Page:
Getting a Boost

When it’s freezing cold outside, and your ears have become icicles. When your team is losing 0-21. When you’ve dropped a piece of equipment during your performance. Or when you’ve had a particularly difficult practice. There are many times throughout the marching season when situations are not ideal, and you feel down. Especially during these moments—but even during good times—you could use a pick-me-up.

This issue of Halftime Magazine is dedicated to boosters—band boosters, morale boosters and character boosters.

Our parents are probably the greatest influence in our lives. Ideally, they make sure we have food in our bellies, clothes on our backs, a roof over our heads and a few dollars in our pockets. For marching bands, the parents association serves much the same role—serving food to the students at football games and competitions; hemming, sorting and cleaning uniforms; building props; and fundraising. Most of all, parents give their time, money and love unselfishly as does the parent board—without whom many bands would not have the ability to run their programs effectively. “The Role of Band Boosters” highlights all of the important contributions that parent associations make to the band.

Of course, our parents can’t be with us every minute of the day, especially when we’re on the field rehearsing or performing. At those times, we rely on our friends, our band directors and even unspoken traditions to keep us going.

Read “How to Boost Morale” to find out how bands use cheers, chants, songs and pep talks to keep their motivation strong.

In the end, we must look inward to build our own character. As many individuals have said, marching band isn’t just about music education. It’s about teamwork, leadership and personal growth. And some students and directors have found that marching band just might be the avenue to help make the world a better place, too. “Bands Give Back” features marching bands and individuals who have participated in various philanthropic activities, such as raising funds to benefit cancer research or teaching music to underprivileged kids.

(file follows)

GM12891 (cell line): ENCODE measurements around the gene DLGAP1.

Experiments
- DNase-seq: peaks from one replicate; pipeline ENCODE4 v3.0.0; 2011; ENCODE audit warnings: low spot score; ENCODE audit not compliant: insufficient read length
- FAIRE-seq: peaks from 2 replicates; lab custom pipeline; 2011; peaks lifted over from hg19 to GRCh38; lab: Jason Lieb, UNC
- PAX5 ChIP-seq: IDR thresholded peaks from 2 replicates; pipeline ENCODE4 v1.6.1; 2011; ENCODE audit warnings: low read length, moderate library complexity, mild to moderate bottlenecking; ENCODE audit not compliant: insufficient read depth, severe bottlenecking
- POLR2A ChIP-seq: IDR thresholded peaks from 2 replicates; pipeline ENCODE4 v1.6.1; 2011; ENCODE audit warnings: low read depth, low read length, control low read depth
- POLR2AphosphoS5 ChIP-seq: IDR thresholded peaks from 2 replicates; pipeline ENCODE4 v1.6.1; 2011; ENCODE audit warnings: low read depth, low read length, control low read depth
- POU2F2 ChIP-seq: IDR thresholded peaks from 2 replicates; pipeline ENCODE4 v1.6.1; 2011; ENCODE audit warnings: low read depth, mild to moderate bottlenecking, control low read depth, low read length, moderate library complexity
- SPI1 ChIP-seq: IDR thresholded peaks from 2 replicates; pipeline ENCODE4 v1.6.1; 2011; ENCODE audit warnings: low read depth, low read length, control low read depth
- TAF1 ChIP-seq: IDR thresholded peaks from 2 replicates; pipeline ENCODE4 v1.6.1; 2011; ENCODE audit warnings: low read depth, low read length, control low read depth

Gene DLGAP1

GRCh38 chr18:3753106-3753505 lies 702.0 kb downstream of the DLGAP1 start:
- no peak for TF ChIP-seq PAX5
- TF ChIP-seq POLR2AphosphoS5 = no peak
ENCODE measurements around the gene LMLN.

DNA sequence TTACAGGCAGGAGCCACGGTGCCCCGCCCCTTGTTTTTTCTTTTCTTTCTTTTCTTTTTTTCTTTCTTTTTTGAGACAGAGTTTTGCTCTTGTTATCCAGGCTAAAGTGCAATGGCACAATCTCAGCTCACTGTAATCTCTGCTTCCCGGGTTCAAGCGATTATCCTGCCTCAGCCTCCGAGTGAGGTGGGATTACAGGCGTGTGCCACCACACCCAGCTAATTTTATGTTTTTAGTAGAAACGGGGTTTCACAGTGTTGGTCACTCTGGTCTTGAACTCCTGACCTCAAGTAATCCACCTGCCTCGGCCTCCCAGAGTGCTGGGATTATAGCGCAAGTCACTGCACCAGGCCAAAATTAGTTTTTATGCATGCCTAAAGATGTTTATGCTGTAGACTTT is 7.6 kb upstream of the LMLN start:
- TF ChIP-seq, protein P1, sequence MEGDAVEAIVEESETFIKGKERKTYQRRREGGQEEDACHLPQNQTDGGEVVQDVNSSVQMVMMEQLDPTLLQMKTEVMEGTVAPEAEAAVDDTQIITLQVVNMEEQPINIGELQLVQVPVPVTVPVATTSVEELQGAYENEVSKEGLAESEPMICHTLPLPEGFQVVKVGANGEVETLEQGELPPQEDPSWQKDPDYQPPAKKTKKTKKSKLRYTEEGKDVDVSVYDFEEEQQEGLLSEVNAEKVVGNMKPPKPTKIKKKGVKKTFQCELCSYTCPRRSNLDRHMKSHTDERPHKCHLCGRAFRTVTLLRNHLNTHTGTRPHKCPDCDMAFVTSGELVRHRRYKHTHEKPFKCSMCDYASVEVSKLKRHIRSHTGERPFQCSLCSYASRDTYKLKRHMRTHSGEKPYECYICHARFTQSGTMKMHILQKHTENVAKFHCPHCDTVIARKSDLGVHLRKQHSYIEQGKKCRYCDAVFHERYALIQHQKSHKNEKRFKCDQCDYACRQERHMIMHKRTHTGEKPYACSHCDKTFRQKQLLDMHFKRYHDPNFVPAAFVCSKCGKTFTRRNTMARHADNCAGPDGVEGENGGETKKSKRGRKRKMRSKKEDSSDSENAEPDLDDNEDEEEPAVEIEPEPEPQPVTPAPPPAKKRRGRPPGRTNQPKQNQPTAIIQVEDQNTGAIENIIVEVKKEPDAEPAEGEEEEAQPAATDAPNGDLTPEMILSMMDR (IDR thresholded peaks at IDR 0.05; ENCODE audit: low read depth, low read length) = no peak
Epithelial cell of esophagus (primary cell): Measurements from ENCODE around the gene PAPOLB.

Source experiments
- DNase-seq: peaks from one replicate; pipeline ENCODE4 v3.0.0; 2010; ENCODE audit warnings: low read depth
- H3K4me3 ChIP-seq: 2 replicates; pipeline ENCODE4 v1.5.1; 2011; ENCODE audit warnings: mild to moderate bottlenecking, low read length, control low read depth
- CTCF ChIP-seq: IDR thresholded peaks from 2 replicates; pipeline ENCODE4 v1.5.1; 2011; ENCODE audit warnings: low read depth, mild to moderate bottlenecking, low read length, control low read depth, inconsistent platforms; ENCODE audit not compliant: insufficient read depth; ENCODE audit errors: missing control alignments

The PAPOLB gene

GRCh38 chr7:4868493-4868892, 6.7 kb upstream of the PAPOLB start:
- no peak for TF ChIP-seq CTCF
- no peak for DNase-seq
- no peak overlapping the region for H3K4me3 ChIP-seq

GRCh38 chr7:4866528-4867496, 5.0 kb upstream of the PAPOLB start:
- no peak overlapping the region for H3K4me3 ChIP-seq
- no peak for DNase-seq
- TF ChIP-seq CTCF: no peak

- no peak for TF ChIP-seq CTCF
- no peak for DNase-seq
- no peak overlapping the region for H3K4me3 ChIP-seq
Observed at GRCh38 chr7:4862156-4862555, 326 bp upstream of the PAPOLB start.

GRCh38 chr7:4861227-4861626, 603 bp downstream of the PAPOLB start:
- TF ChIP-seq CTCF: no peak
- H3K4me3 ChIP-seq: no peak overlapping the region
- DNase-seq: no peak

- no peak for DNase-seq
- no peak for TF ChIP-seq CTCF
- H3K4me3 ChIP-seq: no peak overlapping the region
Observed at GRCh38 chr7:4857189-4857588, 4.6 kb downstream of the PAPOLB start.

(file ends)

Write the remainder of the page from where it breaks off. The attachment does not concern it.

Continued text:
As you read through this issue, we hope you take the time to think about all of those who have helped you along the way. Show your appreciation and also pay it forward.

Keep on Marching,
Christine Ngeo Katzman
Publisher and Editor-in-Chief

About author

Christine Ngeo Katzman

Christine Ngeo Katzman is founder and chief executive officer of Muse Media, LLC, creator of books, magazines, and additional content highlighting performing arts and youth activities. Magazine assets include Halftime Magazine for marching arts participants and fans as well as Yamaha SupportED Magazine for K through 12 music educators. Previously, she was a writer and editor at Crain Communications and Imagination Publishing and a marketing manager at Chatsworth Products, Inc. Christine also worked for Yamaha Band and Orchestral Division. As a child, Christine learned five instruments, with flute being primary. She marched in the Northwestern University Marching Band, including the 1996 Rose Bowl and 1997 Citrus Bowl. Christine graduated cum laude from Northwestern University with a bachelor’s degree in journalism in 1997 and earned an MBA with honors from the University of Southern California in 2007.